Minnesota is currently in the thick of an ongoing debate surrounding embryonic stem cell research and its legislature is now considering a bill that would classify such research as a criminal offense rather than as a scientific achievement. In an article in The Minnesota Daily, Julian Switala dives right into the middle of this controversy:
Arguing that life begins at conception is misleading, not only because prior to conception both the sperm and egg cells were alive; they carry out the processes of living organisms. If the human cells capable of creating human life are infinitely sacred, then the use of birth control, wet dreams and masturbation should be felonies.
With this rather amusing example, Switala shows the irrationality behind legally protecting a cell that has merely the capacity for human life. It’s clear that the real debate surrounding this research depends entirely on determining when human life begins.
Opponents of stem cell research argue that human life begins at conception and believe that once the sperm enters the egg, that cell automatically obtains personhood and is therefore subject to governmental protection. The error in this view is treating a potential being (an embryo) as equivalent to an actual individual with legal rights. But a potentiality is not the same as an actuality so an embryo is nothing more than a group of cells.
Kira Peikoff, author of a new novel about stem cell research, explains further:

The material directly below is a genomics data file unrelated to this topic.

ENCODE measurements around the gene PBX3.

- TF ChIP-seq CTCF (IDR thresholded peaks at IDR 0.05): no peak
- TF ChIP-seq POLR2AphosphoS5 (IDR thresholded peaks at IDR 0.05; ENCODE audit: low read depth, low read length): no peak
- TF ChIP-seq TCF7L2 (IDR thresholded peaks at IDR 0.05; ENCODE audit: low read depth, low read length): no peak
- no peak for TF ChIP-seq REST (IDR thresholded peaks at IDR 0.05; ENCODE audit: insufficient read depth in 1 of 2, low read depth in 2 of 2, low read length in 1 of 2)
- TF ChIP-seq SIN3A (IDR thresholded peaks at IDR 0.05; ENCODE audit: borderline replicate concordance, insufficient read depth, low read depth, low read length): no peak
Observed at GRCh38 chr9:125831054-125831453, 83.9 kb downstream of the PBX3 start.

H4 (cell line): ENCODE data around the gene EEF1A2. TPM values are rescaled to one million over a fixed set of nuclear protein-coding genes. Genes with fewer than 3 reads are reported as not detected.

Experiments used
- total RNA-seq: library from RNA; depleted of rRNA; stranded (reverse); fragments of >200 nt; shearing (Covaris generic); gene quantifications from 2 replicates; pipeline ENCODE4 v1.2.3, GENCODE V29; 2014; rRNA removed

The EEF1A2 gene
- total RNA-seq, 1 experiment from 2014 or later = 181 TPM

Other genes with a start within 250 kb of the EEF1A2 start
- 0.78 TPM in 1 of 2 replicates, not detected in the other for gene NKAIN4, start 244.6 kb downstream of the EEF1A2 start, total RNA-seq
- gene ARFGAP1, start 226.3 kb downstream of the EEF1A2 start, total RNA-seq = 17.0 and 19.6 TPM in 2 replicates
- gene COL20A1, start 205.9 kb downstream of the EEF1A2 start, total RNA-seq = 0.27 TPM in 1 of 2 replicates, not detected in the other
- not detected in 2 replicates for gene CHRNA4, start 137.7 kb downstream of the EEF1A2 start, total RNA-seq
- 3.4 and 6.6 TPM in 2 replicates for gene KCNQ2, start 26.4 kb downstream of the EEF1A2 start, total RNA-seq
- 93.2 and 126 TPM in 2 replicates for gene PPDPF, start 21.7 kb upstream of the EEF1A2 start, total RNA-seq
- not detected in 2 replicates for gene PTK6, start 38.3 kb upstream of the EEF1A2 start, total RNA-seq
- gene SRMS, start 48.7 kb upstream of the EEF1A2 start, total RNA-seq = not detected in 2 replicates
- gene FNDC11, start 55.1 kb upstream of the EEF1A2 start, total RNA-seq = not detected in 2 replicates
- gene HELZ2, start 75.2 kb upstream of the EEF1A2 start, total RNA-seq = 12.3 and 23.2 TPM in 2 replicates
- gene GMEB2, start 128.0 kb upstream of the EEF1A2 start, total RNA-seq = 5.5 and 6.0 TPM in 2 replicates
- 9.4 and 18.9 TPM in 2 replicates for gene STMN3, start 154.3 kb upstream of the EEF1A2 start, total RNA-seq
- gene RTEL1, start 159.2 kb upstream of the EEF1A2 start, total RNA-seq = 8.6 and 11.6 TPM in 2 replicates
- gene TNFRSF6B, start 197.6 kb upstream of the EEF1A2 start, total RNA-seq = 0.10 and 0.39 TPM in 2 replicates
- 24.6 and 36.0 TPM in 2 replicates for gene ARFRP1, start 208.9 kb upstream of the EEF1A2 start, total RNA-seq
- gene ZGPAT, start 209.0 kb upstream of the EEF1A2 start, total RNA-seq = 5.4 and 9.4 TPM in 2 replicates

[But] I can hear some of you protest, life begins at conception. So shouldn’t embryos be protected from destruction?
No. First, let’s get out of the way the notion that humans sprout magical souls at conception that automatically grant them personhood. Scientifically, we’re talking about cells only visible under a microscope. The question to ask then is not, “When does life begin?” but rather, “When does a potential become an actual?” In other words, when does a clump of pre-human cells become an actual human being who acquires individual rights and protection under the law? When it’s a biologically independent being, no longer requiring its mother’s body for survival. Only then can this life rightly be called human. Until that point, the cells are part of the mother’s body. No one else is morally entitled to determine what happens to them.
It’s important to understand that opposition to stem cell research is fundamentally rooted in religion: opponents have faith that there is a tiny soul within those microscopic cells when there is no evidence that one actually exists. For that reason, any ban on embryonic stem cell research is a mixture of church and state and the imposition of a religious bias on our scientific freedoms. They may not be forthright about their motives, however, as Representative Bob Dettmer told Minnesota Public Radio “we just feel [stem cell research is] not for Minnesota.”
The question to demand an answer to is: exactly why not? What one finds is that there is no rational defense to the question, no value in preserving clumps of tissue at the expense of progress, and no justification for preventing a blind man’s opportunity to get his eyesight back.
The Undercurrent is a magazine distributed at college campuses and communities across the country. We release a print edition once per semester, and in the interim, regularly post additional articles, blog entries, and campus media responses reports to our website.
The Undercurrent's cultural commentary is based on Ayn Rand's philosophy, Objectivism. Objectivism, which animates Ayn Rand's fiction, is a systematic philosophy of life. It holds that the universe is orderly and comprehensible, that man survives by reason, that his life and happiness comprise his highest moral purpose, and that he flourishes only in a society that protects his individual rights.
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